• Dissident Shareholder Nominee Compensatory Arrangements; Bylaw Amendments
  • May 31, 2013
  • Law Firm: Jones Walker LLP - New Orleans Office
  • The recent rise in shareholder activism has created unique and potentially conflicting compensatory arrangements between dissident shareholders and their board nominees. As hedge funds and other third parties seek greater returns for investors, they are, in some cases, dangling compensation packages before their opposition nominees, promising to pay director candidates retainer fees and performance bonuses upon achievement of certain objectives by a company. These objectives may include the sale of a company at a specific price or increased profitability. For example, activists grant nominees an option to buy stock at a certain price in the event of a change in control of a company, i.e, a sale. Other schemes include a base retainer fee in exchange for agreeing to serve as a nominee, in addition to bonuses tied to a company's financial performance. In one case, a fund paid each of its nominees an initial retainer fee of $50,000, plus 2.6 percent of the fund’s net profit resulting from the company’s stock price increase if the director was elected and 1.8 percent even if he was not elected.

    Incumbent boards argue that dissident director-nominees would, with respect to at least certain board decisions, be conflicted, and place the hedge fund's or his or her personal interests ahead of a company's. With respect to financial institutions, the Office of the Comptroller of the Currency has stated that "a conflict of interest can also exist if a director or officer has such a substantial interest outside of the bank that it could reasonably affect his or her judgment with respect to the bank's business. Such a conflict of interest may arise out of one's personal business interests and/or in connection with transactions that benefit friends, relatives or business associates."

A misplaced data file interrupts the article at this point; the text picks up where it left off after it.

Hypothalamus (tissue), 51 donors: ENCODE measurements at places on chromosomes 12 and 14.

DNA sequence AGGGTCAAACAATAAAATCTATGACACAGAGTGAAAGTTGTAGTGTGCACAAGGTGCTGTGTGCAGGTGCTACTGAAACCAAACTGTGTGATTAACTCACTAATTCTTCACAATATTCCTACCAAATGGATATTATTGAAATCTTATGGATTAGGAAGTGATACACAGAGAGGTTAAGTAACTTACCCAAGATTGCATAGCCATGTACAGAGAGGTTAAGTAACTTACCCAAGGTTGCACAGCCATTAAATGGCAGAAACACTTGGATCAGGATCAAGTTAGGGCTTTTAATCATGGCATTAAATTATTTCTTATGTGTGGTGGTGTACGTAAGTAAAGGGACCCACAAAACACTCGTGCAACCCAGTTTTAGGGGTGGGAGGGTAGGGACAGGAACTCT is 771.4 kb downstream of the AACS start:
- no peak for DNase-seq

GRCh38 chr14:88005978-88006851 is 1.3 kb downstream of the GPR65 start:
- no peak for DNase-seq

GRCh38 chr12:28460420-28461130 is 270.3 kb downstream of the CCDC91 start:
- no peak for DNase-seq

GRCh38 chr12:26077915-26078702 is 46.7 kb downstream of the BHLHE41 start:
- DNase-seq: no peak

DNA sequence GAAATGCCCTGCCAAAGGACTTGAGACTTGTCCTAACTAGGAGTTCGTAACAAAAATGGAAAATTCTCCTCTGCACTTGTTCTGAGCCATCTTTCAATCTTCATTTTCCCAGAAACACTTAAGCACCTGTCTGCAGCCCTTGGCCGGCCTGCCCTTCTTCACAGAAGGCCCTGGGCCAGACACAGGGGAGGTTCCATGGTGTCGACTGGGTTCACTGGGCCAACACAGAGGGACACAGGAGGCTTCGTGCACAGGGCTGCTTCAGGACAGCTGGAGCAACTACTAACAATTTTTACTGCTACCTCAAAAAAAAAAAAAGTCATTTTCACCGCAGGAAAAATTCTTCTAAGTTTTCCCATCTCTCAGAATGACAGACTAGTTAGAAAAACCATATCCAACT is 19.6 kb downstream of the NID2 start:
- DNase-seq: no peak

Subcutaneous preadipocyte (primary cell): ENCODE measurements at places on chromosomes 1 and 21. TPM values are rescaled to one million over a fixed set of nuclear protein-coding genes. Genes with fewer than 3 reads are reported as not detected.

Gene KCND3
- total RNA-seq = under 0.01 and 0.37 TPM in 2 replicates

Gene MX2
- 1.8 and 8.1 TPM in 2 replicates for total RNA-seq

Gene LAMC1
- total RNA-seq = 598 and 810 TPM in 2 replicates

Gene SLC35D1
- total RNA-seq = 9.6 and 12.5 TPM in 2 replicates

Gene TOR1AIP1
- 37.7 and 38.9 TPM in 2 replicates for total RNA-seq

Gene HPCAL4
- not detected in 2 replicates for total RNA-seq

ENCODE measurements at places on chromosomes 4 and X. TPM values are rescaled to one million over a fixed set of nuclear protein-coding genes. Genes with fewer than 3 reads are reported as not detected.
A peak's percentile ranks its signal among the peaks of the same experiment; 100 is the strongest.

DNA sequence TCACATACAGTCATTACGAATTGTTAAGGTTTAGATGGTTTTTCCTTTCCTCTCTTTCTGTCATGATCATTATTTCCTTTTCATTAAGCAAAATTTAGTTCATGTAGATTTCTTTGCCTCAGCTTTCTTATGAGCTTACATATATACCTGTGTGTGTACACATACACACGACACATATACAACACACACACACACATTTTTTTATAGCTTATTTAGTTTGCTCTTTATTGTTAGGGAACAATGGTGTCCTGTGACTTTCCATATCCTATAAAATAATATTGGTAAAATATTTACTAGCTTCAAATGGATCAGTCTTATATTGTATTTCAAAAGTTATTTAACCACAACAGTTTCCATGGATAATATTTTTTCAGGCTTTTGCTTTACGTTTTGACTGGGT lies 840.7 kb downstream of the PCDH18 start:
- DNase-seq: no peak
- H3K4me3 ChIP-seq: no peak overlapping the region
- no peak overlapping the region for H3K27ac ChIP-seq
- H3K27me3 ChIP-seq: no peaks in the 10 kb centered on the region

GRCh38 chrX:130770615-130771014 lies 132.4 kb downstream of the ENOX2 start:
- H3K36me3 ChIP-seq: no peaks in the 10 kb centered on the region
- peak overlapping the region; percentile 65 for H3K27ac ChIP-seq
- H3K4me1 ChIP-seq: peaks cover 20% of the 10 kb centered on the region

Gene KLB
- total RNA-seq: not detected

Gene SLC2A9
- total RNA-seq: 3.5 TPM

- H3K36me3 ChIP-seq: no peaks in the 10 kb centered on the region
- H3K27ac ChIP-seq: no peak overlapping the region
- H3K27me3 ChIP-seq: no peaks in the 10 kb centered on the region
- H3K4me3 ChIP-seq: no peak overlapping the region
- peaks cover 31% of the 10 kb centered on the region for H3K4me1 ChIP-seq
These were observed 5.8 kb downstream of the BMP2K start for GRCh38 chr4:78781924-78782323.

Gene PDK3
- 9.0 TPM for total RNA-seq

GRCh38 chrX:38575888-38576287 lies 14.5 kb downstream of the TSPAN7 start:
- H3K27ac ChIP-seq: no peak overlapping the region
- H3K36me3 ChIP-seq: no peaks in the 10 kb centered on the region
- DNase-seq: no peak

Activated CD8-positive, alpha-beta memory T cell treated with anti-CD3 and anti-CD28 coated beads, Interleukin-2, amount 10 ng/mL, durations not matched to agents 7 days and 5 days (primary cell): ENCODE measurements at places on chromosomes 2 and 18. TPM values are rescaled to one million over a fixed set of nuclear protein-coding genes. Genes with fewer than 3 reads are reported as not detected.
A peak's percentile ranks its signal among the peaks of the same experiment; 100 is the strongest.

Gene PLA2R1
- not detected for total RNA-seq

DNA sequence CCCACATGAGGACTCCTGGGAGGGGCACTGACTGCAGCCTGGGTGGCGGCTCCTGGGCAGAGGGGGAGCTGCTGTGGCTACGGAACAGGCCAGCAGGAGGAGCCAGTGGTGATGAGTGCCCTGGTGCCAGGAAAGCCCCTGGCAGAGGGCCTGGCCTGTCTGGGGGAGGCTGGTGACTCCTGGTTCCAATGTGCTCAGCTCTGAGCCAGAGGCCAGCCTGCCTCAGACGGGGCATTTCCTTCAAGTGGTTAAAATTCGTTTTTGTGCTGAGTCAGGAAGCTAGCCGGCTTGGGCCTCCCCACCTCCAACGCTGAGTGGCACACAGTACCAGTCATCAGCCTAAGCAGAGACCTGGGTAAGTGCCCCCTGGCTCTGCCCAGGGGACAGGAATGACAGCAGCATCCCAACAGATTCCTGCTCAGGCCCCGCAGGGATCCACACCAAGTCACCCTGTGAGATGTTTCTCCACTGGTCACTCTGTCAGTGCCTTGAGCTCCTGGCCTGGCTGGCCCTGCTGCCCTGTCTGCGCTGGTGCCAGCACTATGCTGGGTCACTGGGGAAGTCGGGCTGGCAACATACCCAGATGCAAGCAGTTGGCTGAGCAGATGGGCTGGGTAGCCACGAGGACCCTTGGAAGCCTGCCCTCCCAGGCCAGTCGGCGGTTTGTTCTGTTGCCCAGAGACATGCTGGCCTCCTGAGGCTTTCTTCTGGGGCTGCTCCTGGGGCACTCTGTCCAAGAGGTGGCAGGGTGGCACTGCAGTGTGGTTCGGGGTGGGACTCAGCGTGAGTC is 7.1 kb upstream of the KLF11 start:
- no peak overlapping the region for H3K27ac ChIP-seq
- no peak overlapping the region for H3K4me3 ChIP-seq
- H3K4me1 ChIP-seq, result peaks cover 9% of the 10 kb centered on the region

Companies argue further that such arrangements encourage hedge fund nominees to favor short-term performance relative to their personal compensation goals at the expense of balanced, long-term growth alternatives. Activist funds argue that, once a nominee is elected, the funds will no longer exert control over nominees' day to day decision-making, and that special pay incentives align activist nominees' interests with company performance.

    In response to these pay packages, noted commentators and practitioners have proposed bylaw amendments prohibiting activists from compensating director nominees. The form of bylaw proposal goes to director qualifications that would prevent a nominee from serving on the board if he or she is a party to a compensatory arrangement, except an arrangement with a company, in connection with board candidacy or service, other than indemnification and reimbursement for out-of-pocket expenses or as part of any pre-existing employment agreement a candidate has with his or her employer.